Jean Croker Petke

Transcendence vs. Immanence

Transcendence vs. Immanence

I heard a Sunday morning discussion about the transcendence and immanence of God — big theological words for sure — and not ones that crop up in my daily speaking.

I’m not a theologian, but these words began my ponderings. In a nutshell, transcendence was described as God’s presence above and beyond and before all things — a universal, big world presence, beyond our finite human comprehension. In contrast, immanence was discussed as God within us, indwelling, residing in our very being. God is both-and, not either-or, both without and within.

I’ve been wondering, ever since Sunday morning, about our personal need for these same characteristics.

You know by now that I think about lots of things, carry them around with me, wake up in the night with them, and often discuss my thoughts with friends. I’m an interior person — have been for years, perhaps for my whole life. I want to know how I got to be the way I am and how I got to this point in my life. I figure out why I behave and feel the way I do. If I can get to the root of things, I can own them, and then change them if necessary. I’m all about personal awareness. I do a lot of indwelling, navel gazing, and persistent soul digging; some say I slog through the swamp. In other words, immanence, in Sunday-morning language.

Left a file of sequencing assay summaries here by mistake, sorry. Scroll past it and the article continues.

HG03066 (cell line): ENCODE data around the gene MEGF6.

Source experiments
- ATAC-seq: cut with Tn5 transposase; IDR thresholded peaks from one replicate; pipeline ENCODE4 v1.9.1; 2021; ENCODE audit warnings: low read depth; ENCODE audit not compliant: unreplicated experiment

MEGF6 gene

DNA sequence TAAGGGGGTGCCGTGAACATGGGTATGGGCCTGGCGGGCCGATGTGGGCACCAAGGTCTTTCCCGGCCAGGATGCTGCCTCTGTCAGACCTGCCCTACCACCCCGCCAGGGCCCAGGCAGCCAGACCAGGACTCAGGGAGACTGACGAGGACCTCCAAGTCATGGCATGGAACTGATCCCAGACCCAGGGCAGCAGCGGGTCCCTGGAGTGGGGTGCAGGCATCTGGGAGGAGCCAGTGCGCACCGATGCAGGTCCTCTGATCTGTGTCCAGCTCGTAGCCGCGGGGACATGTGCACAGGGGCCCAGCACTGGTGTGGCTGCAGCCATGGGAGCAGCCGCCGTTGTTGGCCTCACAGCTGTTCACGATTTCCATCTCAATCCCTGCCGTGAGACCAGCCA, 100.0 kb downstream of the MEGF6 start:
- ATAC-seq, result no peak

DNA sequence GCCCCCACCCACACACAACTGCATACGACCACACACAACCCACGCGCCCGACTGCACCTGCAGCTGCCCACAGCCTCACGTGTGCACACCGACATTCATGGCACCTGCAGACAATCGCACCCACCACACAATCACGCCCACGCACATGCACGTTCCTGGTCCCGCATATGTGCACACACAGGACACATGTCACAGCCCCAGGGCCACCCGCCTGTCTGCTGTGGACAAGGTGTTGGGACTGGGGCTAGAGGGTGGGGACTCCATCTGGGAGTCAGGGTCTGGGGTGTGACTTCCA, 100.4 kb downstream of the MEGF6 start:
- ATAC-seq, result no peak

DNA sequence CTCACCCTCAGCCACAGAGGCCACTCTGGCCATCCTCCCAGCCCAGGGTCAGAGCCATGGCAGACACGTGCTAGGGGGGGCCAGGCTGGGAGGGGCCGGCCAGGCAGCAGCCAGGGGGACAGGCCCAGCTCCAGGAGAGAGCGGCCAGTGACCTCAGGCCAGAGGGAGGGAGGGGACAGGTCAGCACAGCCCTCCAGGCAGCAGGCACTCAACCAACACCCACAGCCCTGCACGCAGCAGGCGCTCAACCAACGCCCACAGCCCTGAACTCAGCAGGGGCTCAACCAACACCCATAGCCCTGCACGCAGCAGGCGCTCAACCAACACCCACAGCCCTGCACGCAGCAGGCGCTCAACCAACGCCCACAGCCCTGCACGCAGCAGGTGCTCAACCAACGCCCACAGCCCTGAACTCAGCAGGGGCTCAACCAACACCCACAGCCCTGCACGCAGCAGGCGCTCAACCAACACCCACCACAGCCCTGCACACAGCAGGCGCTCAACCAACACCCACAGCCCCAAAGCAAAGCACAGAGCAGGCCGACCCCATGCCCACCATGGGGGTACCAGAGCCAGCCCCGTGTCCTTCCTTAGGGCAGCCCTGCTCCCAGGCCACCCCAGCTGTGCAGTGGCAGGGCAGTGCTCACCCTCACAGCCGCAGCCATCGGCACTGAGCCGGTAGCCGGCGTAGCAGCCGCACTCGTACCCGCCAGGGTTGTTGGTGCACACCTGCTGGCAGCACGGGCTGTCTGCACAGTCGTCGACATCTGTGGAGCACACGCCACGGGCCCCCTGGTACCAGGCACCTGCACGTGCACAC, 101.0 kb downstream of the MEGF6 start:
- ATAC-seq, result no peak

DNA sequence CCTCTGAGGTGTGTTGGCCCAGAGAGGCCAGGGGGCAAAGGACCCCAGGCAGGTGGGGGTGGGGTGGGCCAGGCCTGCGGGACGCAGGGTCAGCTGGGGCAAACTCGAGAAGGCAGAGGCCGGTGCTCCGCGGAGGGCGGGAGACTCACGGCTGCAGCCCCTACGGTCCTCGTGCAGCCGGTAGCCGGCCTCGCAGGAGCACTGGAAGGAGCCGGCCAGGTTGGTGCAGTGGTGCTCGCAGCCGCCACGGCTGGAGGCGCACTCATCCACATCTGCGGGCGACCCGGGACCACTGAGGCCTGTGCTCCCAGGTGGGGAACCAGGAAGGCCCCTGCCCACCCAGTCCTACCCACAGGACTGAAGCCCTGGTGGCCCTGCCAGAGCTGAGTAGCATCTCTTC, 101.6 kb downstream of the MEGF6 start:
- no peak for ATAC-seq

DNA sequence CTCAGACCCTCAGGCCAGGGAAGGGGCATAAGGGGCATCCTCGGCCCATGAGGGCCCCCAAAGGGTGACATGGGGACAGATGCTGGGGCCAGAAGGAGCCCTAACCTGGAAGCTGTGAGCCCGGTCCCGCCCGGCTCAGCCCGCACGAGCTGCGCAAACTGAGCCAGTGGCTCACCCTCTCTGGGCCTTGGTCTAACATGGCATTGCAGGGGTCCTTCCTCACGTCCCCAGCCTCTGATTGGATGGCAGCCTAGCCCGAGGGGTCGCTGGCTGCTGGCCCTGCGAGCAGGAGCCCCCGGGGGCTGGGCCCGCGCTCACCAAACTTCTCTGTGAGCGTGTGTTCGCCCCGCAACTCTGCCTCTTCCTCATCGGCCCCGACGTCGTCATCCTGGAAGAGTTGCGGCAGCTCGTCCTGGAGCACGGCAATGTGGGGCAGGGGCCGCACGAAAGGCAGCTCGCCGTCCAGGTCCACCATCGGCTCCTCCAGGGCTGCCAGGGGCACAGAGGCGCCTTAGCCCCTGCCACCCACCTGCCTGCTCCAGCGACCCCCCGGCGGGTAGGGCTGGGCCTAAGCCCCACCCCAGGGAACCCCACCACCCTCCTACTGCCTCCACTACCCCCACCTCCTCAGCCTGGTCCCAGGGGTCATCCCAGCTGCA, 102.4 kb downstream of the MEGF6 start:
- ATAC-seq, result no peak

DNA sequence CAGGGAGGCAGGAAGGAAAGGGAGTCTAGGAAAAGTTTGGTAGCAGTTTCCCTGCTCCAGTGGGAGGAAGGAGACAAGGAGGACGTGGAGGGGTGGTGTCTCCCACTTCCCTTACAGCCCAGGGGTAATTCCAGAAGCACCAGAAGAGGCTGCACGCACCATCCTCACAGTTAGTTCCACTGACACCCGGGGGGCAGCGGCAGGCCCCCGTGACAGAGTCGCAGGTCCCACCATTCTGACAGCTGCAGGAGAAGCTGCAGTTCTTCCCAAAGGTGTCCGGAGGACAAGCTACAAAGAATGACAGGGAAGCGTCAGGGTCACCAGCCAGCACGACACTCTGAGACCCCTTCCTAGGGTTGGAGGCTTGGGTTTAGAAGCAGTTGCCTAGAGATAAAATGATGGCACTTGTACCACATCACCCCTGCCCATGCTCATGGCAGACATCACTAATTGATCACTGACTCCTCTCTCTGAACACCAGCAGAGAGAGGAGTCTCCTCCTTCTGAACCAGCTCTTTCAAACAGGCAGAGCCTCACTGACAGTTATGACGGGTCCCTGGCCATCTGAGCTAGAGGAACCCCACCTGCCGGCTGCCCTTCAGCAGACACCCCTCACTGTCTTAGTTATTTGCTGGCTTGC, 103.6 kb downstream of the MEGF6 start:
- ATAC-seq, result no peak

But then there’s the issue of perspective. Sometimes I need to put some distance between me and my situation, to look at things from a different place. Stepping outside myself changes my view, much like being in a jet plane. Everything looks different from the stratosphere: weather, clouds, people, farms, cities, cars and trucks and buses and trains, sunrises and sunsets. When I see differently, I think differently, I listen differently, and I feel differently. Such distance can even effect my behavior when I return to the smallness of my life. Such experiences are my human interpretation of transcendence.

I often hear people, particularly women, talk about needing to regain balance in their lives. Perhaps what they really mean is that they’ve lost their perspective. Maybe they’ve gotten bogged down in the minutiae of life and lost the big picture and what they’re about. Or maybe their dreams and expectations and aspirations and wishful thinking keep them from the daily tasks and relationships clamoring for their attention.

Life’s a juggling act, to be sure. But we have to have both transcendence (seeing the big picture) and immanence (presence in the small things). Sometimes we have to step back and see where we are. We may need to get back on our path if we’ve gone astray, or reset our steps in a new direction. And . . . sometimes we need to focus on the task at hand, and see the wonders in this moment.

How’s your balance of transcendence and immanence these days?

Make time for both.

Until next Tuesday . . .







2 Comments - Leave a Comment
  • Mary Patton -

    Thank you, Jean, for pondering two big concepts. It fits with a class I am taking at church on compassion. We are using Frank Rogers, “Compassion in Practice”. Our new pastor Juli Reinholz brought it from Claremont. What do you think of Claremont moving to Willamette Univ?

    • jcpetke -

      Thanks Mary. It’s great to hear from you. I didn’t realize Claremont was moving to Willamette U — I will check that out.

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